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consul

[kon-suh l] /ˈkɒn səl/
noun
1.
an official appointed by the government of one country to look after its commercial interests and the welfare of its citizens in another country.
2.
either of the two chief magistrates of the ancient Roman republic.
3.
French History. one of the three supreme magistrates of the First Republic during the period 1799–1804.
Origin
1350-1400
1350-1400; Middle English < Latin; traditionally taken to be a derivative of consulere to consult, but orig. and interrelationship of both words is unclear
Related forms
consular, adjective
consulship, noun
nonconsular, adjective
subconsul, noun
subconsular, adjective
subconsulship, noun
Can be confused
consul, council, counsel (see usage note at council)
Usage note
See council.
Dictionary.com Unabridged
Based on the Random House Dictionary, © Random House, Inc. 2014.
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Examples from the web for consular
  • consular offices will be opened across the country to replace military bases.
  • E-mail the consular for the price of the application fees.
  • Visit your local post office or bank to obtain a money order for the consular fee.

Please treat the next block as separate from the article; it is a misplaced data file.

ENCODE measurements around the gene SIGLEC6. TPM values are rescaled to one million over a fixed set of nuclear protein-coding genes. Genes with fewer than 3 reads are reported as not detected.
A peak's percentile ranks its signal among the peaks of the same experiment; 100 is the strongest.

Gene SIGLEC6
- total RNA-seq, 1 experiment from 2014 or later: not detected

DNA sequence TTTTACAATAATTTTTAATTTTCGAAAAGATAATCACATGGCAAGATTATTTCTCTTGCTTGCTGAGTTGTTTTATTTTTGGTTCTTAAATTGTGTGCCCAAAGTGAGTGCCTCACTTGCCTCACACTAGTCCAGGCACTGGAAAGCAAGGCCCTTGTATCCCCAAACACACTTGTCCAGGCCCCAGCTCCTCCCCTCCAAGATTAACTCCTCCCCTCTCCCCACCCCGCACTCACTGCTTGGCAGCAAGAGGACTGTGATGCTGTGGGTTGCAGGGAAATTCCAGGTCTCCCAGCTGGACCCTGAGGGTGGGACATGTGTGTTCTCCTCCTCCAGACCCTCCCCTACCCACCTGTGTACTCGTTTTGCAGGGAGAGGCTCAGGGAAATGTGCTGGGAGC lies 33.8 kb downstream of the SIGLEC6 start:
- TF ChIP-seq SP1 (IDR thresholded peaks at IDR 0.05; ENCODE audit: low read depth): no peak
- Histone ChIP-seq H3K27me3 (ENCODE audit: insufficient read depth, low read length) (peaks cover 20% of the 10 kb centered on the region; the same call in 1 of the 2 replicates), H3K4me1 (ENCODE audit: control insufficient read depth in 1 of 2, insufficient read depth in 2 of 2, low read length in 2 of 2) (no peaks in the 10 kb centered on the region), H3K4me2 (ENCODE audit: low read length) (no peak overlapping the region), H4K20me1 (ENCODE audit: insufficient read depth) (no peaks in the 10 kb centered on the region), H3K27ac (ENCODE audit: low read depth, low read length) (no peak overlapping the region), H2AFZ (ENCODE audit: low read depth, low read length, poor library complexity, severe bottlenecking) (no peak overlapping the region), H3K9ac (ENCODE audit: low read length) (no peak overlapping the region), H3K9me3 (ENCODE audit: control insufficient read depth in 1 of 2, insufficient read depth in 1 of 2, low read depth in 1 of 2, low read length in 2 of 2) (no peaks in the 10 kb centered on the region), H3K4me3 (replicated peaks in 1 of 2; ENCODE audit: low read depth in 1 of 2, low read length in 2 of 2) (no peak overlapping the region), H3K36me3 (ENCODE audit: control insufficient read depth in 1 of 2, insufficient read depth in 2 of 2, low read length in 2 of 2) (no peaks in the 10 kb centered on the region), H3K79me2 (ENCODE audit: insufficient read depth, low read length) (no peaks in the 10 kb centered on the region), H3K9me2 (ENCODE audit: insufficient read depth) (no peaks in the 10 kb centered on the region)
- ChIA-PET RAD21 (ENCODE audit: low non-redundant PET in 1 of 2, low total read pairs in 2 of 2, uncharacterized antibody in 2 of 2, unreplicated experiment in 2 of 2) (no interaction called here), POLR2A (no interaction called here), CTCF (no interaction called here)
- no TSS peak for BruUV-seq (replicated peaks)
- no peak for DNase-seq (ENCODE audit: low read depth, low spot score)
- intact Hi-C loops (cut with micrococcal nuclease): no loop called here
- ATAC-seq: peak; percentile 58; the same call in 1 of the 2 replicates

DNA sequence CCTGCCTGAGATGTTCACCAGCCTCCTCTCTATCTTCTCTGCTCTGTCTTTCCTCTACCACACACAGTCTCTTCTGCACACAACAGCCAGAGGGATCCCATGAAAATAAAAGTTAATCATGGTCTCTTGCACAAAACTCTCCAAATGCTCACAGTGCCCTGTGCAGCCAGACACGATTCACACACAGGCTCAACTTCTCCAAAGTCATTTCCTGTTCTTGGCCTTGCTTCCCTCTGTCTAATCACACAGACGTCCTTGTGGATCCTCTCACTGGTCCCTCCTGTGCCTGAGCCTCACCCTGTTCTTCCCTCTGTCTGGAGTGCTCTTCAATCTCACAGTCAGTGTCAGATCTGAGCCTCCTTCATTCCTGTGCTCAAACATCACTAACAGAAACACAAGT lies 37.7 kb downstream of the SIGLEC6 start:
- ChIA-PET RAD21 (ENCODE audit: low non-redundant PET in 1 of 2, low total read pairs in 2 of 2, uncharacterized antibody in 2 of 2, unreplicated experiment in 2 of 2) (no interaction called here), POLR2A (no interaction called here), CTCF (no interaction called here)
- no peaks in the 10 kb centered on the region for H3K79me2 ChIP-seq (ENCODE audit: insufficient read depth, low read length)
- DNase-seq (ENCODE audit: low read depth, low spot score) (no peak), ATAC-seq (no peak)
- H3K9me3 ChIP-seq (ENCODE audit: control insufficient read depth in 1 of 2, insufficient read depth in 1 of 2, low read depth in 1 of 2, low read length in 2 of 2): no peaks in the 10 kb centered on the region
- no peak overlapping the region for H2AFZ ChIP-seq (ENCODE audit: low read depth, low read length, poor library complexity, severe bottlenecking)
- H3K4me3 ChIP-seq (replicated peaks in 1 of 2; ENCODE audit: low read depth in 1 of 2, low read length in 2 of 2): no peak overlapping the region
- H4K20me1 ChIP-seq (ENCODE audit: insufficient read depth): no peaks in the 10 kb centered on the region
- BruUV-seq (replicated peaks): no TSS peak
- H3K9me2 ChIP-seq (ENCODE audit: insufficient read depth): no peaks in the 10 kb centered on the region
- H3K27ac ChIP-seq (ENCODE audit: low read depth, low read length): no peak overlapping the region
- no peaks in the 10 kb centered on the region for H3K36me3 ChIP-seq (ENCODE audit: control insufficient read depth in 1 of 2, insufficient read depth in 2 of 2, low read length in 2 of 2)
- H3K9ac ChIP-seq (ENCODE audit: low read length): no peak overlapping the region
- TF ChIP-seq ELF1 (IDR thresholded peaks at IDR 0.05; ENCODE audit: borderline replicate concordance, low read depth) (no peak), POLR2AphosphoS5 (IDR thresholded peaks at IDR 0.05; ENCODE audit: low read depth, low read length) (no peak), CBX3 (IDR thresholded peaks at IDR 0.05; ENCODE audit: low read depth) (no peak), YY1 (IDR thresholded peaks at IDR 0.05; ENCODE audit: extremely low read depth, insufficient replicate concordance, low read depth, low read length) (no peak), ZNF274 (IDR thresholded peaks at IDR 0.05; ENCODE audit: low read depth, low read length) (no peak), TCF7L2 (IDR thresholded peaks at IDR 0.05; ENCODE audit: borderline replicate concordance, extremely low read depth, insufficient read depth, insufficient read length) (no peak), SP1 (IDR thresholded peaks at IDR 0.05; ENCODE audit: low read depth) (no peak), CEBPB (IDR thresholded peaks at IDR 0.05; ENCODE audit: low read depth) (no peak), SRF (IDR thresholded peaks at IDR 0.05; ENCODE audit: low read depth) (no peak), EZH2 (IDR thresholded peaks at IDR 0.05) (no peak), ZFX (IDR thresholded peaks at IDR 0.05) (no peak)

• While his application was approved by the immigration department, he still needs to go through consular interviews.
  • The obligations of consular notification and access are not codified in any federal statute.
British Dictionary definitions for consular

consul

/ˈkɒnsəl/
noun
1.
an official appointed by a sovereign state to protect its commercial interests and aid its citizens in a foreign city
2.
(in ancient Rome) either of two annually elected magistrates who jointly exercised the highest authority in the republic
3.
(in France from 1799 to 1804) any of the three chief magistrates of the First Republic
Derived Forms
consular (ˈkɒnsjʊlə) adjective
consulship, noun
Word Origin
C14: from Latin, from consulere to consult
Collins English Dictionary - Complete & Unabridged 2012 Digital Edition
© William Collins Sons & Co. Ltd. 1979, 1986 © HarperCollins
Publishers 1998, 2000, 2003, 2005, 2006, 2007, 2009, 2012
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Word Origin and History for consular
adj.

early 15c., from Latin consularis, from consul (see consul).

consul

n.

late 14c., "magistrate in ancient Rome," from Old French consule and directly from Latin consul "magistrate in ancient Rome," probably originally "one who consults the Senate," from consulere "to deliberate, take counsel" (see consultation).

Modern sense began with use as appellation of various foreign officials and magistrates, "a representative chosen by a community of merchants living in a foreign country; an agent appointed by a government or ruler to represent the interests of its subjects and traders in a foreign place" (c.1600), an extended sense that developed 13c. in the Spanish form of the word.

Online Etymology Dictionary, © 2010 Douglas Harper
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